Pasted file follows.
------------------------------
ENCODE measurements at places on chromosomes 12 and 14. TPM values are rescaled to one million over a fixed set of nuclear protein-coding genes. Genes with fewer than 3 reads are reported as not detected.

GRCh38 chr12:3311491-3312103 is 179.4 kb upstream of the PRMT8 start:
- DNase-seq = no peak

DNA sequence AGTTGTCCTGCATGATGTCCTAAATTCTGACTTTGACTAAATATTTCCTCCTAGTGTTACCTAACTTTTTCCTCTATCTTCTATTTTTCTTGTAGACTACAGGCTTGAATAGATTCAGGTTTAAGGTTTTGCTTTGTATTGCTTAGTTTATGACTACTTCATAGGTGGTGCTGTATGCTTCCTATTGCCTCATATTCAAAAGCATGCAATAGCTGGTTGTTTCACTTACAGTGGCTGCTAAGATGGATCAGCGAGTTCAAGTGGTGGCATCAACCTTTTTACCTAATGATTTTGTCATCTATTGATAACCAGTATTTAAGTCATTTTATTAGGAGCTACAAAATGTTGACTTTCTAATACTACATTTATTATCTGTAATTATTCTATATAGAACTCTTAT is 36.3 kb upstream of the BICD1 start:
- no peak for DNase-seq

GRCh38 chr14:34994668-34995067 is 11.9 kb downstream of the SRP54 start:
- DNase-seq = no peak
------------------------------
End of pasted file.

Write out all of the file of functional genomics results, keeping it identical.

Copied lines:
ENCODE measurements at places on chromosomes 12 and 14. TPM values are rescaled to one million over a fixed set of nuclear protein-coding genes. Genes with fewer than 3 reads are reported as not detected.

GRCh38 chr12:3311491-3312103 is 179.4 kb upstream of the PRMT8 start:
- DNase-seq = no peak

DNA sequence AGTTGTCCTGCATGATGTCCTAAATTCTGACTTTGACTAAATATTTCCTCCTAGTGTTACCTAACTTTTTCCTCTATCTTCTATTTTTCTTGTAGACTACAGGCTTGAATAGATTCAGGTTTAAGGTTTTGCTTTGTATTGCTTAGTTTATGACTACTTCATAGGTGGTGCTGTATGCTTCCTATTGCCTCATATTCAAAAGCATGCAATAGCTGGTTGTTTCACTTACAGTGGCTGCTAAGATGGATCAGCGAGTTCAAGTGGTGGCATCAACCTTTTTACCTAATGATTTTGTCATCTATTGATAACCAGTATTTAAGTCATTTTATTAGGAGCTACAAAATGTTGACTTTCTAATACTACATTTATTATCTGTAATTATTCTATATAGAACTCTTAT is 36.3 kb upstream of the BICD1 start:
- no peak for DNase-seq

GRCh38 chr14:34994668-34995067 is 11.9 kb downstream of the SRP54 start:
- DNase-seq = no peak